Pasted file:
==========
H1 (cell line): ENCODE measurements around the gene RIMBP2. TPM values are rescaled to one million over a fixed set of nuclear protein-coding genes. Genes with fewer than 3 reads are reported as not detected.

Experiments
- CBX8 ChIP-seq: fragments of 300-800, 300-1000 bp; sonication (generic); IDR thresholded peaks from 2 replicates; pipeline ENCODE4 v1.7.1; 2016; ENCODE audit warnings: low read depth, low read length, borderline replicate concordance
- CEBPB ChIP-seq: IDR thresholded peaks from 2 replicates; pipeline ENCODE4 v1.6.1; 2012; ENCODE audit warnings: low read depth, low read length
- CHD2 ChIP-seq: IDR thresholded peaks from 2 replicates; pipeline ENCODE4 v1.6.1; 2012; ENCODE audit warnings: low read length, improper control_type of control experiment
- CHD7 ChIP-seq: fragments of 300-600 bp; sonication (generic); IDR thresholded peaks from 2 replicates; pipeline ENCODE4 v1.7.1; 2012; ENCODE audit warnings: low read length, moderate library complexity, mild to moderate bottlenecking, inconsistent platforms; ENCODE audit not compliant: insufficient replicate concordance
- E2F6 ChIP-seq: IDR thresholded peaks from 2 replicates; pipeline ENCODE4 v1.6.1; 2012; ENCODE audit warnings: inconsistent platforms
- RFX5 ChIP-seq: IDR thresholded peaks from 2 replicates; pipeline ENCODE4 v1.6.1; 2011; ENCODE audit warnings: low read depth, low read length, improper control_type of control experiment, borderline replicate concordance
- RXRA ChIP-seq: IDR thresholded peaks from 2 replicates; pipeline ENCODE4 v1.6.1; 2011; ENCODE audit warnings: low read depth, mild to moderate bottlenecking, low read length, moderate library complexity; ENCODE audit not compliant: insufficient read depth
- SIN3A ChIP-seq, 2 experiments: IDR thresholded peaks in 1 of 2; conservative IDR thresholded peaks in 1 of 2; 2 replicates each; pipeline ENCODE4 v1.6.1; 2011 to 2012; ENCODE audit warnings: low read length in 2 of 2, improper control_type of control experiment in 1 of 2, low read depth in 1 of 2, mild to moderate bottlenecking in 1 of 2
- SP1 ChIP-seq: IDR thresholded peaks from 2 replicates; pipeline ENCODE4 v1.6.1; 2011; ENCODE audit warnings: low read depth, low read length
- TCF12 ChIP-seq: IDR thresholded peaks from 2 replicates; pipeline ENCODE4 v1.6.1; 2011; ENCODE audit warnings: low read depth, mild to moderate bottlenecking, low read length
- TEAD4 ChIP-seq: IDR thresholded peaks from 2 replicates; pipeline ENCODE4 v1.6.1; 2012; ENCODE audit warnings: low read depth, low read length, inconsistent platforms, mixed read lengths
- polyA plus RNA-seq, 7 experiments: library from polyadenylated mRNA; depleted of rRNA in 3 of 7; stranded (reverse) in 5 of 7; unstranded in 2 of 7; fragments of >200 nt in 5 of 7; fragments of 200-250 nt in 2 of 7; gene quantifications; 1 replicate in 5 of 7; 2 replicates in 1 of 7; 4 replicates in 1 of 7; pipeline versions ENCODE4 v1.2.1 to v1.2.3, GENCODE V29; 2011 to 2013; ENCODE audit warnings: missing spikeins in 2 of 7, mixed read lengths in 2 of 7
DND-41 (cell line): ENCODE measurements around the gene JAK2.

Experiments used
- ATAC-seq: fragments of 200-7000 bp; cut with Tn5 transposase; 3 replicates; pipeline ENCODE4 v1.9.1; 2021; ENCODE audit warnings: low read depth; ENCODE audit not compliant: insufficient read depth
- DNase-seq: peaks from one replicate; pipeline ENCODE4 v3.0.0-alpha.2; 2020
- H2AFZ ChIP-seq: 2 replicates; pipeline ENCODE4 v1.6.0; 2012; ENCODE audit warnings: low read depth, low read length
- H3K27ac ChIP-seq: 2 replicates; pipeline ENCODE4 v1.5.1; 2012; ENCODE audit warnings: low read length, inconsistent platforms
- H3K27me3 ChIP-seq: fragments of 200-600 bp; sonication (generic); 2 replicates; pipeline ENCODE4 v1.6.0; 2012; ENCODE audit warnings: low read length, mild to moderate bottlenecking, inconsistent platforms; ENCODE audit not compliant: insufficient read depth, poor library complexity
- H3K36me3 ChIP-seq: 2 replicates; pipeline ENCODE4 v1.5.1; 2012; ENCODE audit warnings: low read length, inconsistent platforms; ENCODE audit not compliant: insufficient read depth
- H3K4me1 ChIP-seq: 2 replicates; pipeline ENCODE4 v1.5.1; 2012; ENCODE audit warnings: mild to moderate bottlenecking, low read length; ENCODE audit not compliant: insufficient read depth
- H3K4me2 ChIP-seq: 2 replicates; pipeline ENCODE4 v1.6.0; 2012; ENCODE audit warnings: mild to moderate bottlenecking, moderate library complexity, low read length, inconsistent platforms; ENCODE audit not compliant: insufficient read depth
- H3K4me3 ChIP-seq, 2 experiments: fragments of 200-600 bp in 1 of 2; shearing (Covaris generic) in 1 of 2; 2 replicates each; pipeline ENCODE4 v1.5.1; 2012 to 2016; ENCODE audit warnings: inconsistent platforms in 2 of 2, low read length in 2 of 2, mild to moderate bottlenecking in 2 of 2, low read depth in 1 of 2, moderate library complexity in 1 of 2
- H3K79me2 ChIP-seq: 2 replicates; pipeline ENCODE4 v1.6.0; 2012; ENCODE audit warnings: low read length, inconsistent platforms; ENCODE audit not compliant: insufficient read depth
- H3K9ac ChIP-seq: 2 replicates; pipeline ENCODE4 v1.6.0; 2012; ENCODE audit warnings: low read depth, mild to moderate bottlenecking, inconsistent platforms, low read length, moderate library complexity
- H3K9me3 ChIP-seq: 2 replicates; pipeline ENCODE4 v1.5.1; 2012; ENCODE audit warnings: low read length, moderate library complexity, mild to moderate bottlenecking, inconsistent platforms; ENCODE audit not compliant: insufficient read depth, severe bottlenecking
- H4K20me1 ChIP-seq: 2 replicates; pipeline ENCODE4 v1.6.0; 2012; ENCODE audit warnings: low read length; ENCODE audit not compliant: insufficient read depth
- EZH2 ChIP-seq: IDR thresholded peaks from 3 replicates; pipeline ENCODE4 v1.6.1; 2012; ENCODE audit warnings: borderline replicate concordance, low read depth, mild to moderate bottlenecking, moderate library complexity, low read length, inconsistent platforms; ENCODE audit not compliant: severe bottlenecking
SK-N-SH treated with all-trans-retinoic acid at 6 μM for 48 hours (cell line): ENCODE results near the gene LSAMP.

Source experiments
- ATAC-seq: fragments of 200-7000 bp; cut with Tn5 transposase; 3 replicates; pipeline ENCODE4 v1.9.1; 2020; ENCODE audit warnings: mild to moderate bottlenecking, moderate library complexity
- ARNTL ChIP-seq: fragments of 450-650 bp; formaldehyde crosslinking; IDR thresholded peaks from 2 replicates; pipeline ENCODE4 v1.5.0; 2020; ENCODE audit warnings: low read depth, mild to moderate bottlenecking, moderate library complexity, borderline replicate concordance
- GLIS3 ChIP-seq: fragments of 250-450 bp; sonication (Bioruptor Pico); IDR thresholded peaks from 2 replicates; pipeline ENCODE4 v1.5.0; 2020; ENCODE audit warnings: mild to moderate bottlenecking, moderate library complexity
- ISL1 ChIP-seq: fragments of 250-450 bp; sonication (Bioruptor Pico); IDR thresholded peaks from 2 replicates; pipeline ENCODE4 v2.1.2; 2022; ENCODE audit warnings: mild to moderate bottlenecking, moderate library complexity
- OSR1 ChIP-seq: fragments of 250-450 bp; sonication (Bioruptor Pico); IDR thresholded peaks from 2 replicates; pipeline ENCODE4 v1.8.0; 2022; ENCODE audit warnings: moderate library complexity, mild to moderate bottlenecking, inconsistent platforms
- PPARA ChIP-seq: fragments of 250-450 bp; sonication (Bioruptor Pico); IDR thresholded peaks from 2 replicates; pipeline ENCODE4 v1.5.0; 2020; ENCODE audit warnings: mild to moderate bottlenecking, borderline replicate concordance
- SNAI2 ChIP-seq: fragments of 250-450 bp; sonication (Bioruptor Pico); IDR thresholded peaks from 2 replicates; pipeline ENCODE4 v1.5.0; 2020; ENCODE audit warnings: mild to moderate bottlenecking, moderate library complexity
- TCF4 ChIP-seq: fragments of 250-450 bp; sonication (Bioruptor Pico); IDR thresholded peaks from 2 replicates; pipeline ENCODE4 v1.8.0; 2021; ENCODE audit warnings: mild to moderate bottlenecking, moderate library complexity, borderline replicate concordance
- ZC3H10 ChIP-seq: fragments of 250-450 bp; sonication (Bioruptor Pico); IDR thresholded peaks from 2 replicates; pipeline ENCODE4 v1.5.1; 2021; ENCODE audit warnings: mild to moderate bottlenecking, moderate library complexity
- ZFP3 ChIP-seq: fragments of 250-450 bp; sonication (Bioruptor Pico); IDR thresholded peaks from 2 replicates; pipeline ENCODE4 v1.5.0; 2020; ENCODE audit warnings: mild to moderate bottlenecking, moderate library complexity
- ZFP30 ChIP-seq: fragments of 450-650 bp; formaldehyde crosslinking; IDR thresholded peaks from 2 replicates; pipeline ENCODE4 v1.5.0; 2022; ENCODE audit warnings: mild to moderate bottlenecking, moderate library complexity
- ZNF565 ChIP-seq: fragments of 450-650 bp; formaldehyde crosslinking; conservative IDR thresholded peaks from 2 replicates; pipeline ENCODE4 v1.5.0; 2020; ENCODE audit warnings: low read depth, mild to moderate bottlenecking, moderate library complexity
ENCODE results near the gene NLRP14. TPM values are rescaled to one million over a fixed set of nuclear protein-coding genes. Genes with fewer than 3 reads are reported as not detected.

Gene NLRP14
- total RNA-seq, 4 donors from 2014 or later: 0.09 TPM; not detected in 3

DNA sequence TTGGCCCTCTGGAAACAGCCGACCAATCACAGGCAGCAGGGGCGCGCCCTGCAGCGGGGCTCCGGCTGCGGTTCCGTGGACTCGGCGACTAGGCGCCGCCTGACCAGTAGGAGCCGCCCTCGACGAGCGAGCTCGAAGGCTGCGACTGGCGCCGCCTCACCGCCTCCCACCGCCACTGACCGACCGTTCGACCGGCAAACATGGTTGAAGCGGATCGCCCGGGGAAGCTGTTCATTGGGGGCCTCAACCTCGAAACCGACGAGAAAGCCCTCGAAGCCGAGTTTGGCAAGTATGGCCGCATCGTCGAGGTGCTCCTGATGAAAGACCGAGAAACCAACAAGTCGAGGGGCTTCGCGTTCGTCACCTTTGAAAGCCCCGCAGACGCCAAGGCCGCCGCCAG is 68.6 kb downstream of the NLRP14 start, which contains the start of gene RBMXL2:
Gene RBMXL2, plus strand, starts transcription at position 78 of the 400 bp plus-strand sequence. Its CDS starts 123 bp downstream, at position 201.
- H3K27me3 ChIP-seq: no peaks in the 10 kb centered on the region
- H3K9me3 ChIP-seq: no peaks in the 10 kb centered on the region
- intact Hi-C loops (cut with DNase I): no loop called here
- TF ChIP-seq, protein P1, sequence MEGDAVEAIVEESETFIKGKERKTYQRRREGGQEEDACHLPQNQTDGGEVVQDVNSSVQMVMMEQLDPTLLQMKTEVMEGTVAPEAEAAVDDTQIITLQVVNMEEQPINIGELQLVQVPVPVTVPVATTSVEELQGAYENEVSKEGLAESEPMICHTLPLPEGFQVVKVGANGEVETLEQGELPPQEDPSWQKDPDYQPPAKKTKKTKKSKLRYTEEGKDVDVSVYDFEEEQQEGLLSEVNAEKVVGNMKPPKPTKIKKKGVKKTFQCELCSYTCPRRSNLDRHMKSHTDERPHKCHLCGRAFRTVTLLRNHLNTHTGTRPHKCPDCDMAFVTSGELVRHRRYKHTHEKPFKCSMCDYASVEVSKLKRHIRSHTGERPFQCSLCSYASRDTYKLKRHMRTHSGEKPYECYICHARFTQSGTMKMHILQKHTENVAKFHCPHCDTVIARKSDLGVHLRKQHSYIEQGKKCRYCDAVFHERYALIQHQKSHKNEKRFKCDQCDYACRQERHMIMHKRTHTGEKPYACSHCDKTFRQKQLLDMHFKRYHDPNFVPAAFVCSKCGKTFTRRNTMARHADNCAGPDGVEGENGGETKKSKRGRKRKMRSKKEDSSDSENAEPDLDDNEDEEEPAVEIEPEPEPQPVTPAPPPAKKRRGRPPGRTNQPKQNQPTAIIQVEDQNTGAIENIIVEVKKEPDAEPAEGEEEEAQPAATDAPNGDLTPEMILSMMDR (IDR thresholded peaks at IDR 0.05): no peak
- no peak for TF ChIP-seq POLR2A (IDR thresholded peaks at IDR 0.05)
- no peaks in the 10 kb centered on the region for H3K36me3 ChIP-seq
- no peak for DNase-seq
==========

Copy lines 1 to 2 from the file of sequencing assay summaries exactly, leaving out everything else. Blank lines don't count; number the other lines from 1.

H1 (cell line): ENCODE measurements around the gene RIMBP2. TPM values are rescaled to one million over a fixed set of nuclear protein-coding genes. Genes with fewer than 3 reads are reported as not detected.

Experiments